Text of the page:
This symptom is similar to brain fog in that the mechanism involved are still a mystery. There is little scientific research on the the purported correlation between fatigue/exhaustion and gluten intolerance; however, the fact that fatigue is one of the most frequent symptoms mentioned by those with celiac or gluten sensitivity has led medical experts believe gluten intolerance can cause fatigue and exhaustion through inflammation likely because of de-allocation of the energy reserves.

9. Hormone Imbalances

Gluten is a known to disrupt a number of hormones, including estrogen, and has been linked to Polycystic ovary syndrome (PCOS), abnormal PMS, and unexplained infertility. According a article published by the Gluten Free Society, the removal of gluten often resolves hormone imbalance.

10. Anxiety, Depression, ADD, Mood Swings

Depression and anxiety symptoms have been linked to gluten consumption in celiac sufferers, while one small study found that excess gluten possibly depleted the serotonin levels of non-celiac suffers, leading to feelings of depression.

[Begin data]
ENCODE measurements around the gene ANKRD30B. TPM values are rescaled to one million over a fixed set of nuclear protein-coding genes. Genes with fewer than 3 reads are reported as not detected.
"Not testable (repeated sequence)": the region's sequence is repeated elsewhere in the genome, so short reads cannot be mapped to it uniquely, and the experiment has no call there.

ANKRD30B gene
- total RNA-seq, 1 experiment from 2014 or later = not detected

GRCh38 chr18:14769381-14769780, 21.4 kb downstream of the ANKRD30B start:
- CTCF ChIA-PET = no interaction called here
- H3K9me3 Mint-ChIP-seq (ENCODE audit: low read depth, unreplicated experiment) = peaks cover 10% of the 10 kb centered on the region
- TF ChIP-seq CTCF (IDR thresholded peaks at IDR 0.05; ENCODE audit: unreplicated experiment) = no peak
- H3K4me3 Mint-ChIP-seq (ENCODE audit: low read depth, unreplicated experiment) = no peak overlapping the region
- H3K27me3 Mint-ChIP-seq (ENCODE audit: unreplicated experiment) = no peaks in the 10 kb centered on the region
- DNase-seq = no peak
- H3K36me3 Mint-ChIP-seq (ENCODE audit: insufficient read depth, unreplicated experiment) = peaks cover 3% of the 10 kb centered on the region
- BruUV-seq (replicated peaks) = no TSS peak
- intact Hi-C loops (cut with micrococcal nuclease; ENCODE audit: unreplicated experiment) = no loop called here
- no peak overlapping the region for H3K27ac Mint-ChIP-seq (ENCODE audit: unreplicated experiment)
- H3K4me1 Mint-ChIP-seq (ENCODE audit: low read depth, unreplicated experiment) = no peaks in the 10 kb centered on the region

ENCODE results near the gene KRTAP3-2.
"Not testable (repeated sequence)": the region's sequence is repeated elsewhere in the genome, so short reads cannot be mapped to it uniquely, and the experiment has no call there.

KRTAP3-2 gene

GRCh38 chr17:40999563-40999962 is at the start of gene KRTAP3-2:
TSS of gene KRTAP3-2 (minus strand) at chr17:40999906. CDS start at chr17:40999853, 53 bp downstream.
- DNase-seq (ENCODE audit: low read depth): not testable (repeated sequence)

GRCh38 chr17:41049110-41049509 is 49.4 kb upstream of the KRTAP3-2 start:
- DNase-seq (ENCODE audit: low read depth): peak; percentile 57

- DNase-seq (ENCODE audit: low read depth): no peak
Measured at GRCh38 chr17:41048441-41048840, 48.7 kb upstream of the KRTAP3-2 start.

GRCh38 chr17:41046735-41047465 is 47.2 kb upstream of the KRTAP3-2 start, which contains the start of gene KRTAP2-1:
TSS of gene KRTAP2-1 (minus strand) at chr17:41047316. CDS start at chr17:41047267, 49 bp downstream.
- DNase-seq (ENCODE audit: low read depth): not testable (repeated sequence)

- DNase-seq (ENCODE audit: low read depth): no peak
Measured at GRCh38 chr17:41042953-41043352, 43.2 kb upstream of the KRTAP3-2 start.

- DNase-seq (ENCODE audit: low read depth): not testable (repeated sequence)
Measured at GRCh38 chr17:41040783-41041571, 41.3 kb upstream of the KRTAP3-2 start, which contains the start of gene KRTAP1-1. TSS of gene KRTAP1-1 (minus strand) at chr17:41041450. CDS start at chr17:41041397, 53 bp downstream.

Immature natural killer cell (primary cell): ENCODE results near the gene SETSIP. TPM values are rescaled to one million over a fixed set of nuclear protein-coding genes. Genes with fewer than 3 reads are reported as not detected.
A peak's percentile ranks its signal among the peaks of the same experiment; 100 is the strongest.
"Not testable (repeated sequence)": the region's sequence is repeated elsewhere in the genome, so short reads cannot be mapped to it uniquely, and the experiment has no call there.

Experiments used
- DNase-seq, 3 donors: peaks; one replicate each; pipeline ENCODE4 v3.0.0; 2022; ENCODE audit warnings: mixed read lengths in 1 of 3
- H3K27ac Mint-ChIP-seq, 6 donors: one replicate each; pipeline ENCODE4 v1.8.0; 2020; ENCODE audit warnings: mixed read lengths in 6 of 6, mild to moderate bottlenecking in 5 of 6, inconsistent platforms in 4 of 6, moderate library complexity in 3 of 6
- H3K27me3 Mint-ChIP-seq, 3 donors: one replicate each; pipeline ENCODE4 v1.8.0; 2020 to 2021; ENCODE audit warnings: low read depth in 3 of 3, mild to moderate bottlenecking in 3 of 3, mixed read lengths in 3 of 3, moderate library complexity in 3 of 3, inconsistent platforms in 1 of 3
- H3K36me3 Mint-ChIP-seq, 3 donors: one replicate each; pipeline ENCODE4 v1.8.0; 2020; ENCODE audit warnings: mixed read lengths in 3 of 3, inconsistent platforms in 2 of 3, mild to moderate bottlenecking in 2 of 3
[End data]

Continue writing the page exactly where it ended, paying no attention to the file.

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Diet & Health

Here’s How Much Calories Are In 10 Kernels Of Your Favorite Nuts

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cashew nuts

Nuts are an amazing, nutrient-rich food source that don’t get their due consideration. Besides being packed with protein and fiber, most nuts contain a great source of many heart-healthy substances such as unsaturated fats and Omega-3 fatty acids.

They are also loaded with antioxidants and are beneficial for type 2 diabetes and metabolic syndrome. Cholesterol and triglycerides? Nuts lower those too.

Assuming you’re not allergic to them, nuts are great for the body, but as with everything in in life, they should be eaten in moderation. After all, too much of anything can lead to undesirable results.

They are very high in calories, so if you’re not careful, you can end up racking up hundreds of calories with only a few bites. And we all know what too much calories does to one’s weight…

To help you moderate just how much calories you consume per handful, we have put together a convenient table that approximates how much calories are in a certain number of kernels of your favorite nuts.